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In-Three was my first industry job that I started 3 years before I graduated with my bachelors. We were pioneers in stereoscopic conversion creating a process that was later implemented by all the mainstream Stereo Conversion and effects houses. When I started at In-Three it was a very small team working on test after test in order to refine a process that injected stereography into live action film. When we started hiring for Geforce I was promoted to Stereo Animation Lead and soon after was made supervisor of the department.

When we started Alice in wonderland I remember being so excited to be a part of a popular franchise and I continued my role as animation supervisor. I had more control over the hires and fires during this time and I crafted what I still consider was the best stereo team in conversion. most of that team is still working in the industry and they are thriving. I was proud of what we were able to achieve.

After Alice I was sent to India as an International Training Manager. This was a huge promotion for me but it was a sign of the end for In-Three. The competition of Stereo Conversion kicked into high gear after Alice in Wonderland. This was also the timeframe that Avatar came out which was a huge breakthrough in Stereography. In-Three did not have the resources to train hundreds of outsourced labor and front the cost to work on starwars.

In-Three was sold to Digital Domain in November of 2010. They shipped us to Florida to start a Conversion house called DDFL.

When I started Digital Domain I had to start at the bottom of the food chain. I remember being so frustrated but there was no point in crying about it so I put my head down and worked my way back to middle management. I wound up as a Stereo Animation Supervisor again and we did some fun movies.

Smurfs was a blur because I had moved to Florida without my wife. Needless to say, there was a lot of fun and loneliness during this time. I was purely focused on my work and it came out well. This was the second movie that this team was working on with Sony so it went much smoother. At Digital Domain I made a transition from out propriety stereo compositing application to Nuke, the industry standard for compositing Visual Effects.

This was a breakthrough for stereo conversion because Nuke allowed our stereography to be directly implemented in the visual effects pipeline. Smurfs finished and we started Transformers almost immediately after that. I loved working on Transformers, even though I hated the movie in the end.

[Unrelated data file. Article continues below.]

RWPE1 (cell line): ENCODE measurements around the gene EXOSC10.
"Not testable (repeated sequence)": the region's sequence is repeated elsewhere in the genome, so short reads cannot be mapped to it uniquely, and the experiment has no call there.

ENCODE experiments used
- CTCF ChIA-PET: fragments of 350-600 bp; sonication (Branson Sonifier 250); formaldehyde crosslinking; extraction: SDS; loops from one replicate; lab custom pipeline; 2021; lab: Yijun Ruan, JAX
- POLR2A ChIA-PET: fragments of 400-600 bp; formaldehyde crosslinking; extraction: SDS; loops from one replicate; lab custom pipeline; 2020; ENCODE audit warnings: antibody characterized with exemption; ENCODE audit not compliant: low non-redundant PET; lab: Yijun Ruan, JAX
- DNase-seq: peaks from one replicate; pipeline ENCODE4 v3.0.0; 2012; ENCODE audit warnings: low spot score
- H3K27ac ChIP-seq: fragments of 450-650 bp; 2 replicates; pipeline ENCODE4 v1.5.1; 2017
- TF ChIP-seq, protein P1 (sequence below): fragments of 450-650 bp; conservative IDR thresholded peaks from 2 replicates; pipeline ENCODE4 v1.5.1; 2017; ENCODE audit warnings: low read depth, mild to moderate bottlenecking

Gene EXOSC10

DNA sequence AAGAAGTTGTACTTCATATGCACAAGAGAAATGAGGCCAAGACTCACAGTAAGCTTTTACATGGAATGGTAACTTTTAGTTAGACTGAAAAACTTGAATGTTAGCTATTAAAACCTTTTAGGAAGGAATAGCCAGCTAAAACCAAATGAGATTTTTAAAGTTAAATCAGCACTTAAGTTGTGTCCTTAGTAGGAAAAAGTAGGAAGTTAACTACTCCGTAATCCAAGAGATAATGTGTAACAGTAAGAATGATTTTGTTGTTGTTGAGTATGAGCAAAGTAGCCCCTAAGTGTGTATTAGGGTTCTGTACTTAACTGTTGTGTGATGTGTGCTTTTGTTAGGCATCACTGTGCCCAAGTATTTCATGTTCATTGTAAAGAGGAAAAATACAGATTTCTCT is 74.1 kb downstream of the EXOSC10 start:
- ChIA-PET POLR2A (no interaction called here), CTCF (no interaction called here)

After Transformers we had a long period of diversifying the stereo team into animations and other things. Finally, DDFL Filled Chapter 11 bankruptcy and I made a seamless transition to StereoD.

Stereo D is the artless factory of stereo conversion. Even still, they produce more films that anyone else in the industry and it was exciting to work on a few of these. I especially enjoyed working on Star Trek, and Avengers. The process didn’t change much from the process that we had developed over the 7 years before I started there. There was a larger focus on compositing and the departments were more diversified than at Digital Domain.

I had decided before I started at StereoD that I was done working myself up that ladder for a while and I just focused on the work. It was nice to change my focus a bit.

I was so excited when my wife announced that she was pregnant with my first kid. But, when a week later StereoD announced that they were moving the art to Canada a pit grew in my stomach and I realized that I would never be able to stop moving from place to place if I followed these companies around like a mindless drone. And so ended my Career in Stereo Conversion. I have since settled in Ventura and I love it. I took the first year of my son’s life off from work and I would not give it back for anything.